Human experts vs. machines in taxa recognition

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  • Johanna Ärje, University of Jyväskylä, Tampere University
  • ,
  • Jenni Raitoharju, Tampere University
  • ,
  • Alexandros Iosifidis
  • Ville Tirronen, University of Jyväskylä
  • ,
  • Kristian Meissner, Finnish Environment Institute
  • ,
  • Moncef Gabbouj, Tampere University
  • ,
  • Serkan Kiranyaz, Qatar University
  • ,
  • Salme Kärkkäinen, University of Jyväskylä

The step of expert taxa recognition currently slows down the response time of many bioassessments. Shifting to quicker and cheaper state-of-the-art machine learning approaches is still met with expert scepticism towards the ability and logic of machines. In our study, we investigate both the differences in accuracy and in the identification logic of taxonomic experts and machines. We propose a systematic approach utilizing deep Convolutional Neural Nets and extensively evaluate it over a multi-pose taxonomic dataset with hierarchical labels specifically created for this comparison. We also study the prediction accuracy on different ranks of taxonomic hierarchy in detail. We compare the results of Convolutional Neural Networks to human experts and support vector machines. Our results revealed that human experts using actual specimens yield the lowest classification error (CE¯=6.1%). However, a much faster, automated approach using deep Convolutional Neural Nets comes close to human accuracy (CE¯=11.4%) when a typical flat classification approach is used. Contrary to previous findings in the literature, we find that for machines following a typical flat classification approach commonly used in machine learning performs better than forcing machines to adopt a hierarchical, local per parent node approach used by human taxonomic experts (CE¯=13.8%). Finally, we publicly share our unique dataset to serve as a public benchmark dataset in this field.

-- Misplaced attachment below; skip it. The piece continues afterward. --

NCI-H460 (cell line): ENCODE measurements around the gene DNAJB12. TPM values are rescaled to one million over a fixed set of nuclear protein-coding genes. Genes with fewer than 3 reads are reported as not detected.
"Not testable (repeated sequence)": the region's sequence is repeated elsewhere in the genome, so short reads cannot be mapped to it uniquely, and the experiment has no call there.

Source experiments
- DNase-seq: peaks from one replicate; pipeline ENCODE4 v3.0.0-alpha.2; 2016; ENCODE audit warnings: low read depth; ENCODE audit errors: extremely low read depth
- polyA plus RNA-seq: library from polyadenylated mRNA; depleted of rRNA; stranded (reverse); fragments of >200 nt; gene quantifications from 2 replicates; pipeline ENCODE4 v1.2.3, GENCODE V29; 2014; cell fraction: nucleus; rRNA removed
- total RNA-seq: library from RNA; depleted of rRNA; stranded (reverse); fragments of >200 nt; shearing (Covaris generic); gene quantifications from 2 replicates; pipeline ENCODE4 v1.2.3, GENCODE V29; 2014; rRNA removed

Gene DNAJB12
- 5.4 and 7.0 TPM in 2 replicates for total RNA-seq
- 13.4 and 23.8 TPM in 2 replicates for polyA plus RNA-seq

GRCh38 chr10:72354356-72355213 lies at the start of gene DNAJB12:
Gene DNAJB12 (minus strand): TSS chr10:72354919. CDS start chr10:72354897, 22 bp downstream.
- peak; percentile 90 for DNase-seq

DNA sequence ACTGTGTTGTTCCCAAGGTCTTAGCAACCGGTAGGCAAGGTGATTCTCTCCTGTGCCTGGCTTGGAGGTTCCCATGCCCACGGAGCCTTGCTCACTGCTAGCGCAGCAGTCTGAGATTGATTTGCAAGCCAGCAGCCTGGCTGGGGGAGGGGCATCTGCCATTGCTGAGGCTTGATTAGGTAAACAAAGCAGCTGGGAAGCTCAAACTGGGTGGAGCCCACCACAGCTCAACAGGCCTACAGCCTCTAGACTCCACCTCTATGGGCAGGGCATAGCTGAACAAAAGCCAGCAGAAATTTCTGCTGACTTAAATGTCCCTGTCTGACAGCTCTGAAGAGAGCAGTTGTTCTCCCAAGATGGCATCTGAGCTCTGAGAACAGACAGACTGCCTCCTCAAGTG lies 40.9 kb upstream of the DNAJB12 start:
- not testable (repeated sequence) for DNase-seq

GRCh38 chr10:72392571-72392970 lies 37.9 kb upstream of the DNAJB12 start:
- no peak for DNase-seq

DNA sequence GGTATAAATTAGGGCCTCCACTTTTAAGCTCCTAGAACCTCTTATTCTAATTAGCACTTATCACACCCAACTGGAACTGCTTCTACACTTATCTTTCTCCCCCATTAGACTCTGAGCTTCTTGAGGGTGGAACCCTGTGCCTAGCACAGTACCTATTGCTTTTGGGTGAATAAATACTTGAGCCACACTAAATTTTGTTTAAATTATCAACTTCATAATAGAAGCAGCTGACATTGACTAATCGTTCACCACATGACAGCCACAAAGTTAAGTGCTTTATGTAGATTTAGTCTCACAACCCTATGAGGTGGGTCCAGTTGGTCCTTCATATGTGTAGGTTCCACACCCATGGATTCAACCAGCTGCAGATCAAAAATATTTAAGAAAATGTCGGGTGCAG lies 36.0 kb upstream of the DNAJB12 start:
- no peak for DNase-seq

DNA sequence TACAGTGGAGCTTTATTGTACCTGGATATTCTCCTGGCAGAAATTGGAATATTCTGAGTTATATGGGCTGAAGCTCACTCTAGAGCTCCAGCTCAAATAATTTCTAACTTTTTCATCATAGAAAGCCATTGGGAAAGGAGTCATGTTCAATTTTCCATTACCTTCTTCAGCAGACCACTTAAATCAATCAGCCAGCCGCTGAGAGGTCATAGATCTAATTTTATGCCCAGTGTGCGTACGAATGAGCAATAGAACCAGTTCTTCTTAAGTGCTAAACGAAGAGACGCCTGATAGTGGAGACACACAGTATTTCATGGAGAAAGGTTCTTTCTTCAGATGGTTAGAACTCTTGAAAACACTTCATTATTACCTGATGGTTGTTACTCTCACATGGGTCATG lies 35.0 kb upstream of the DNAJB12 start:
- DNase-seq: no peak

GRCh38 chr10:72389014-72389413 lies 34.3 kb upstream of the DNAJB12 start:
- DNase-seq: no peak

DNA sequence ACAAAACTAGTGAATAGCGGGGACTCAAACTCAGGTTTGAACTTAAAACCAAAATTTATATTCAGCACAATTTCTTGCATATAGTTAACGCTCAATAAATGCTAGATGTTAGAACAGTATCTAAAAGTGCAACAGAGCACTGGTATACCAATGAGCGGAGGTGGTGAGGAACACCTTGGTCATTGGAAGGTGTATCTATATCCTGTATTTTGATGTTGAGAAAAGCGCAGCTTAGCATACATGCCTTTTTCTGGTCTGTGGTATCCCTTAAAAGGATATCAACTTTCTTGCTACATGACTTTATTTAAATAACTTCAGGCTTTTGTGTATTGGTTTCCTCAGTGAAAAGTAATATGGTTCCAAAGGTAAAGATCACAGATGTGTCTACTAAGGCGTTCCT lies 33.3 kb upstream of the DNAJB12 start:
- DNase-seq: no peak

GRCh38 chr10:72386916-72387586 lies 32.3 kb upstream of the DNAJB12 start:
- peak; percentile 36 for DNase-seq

TidsskriftSignal Processing: Image Communication
StatusUdgivet - sep. 2020

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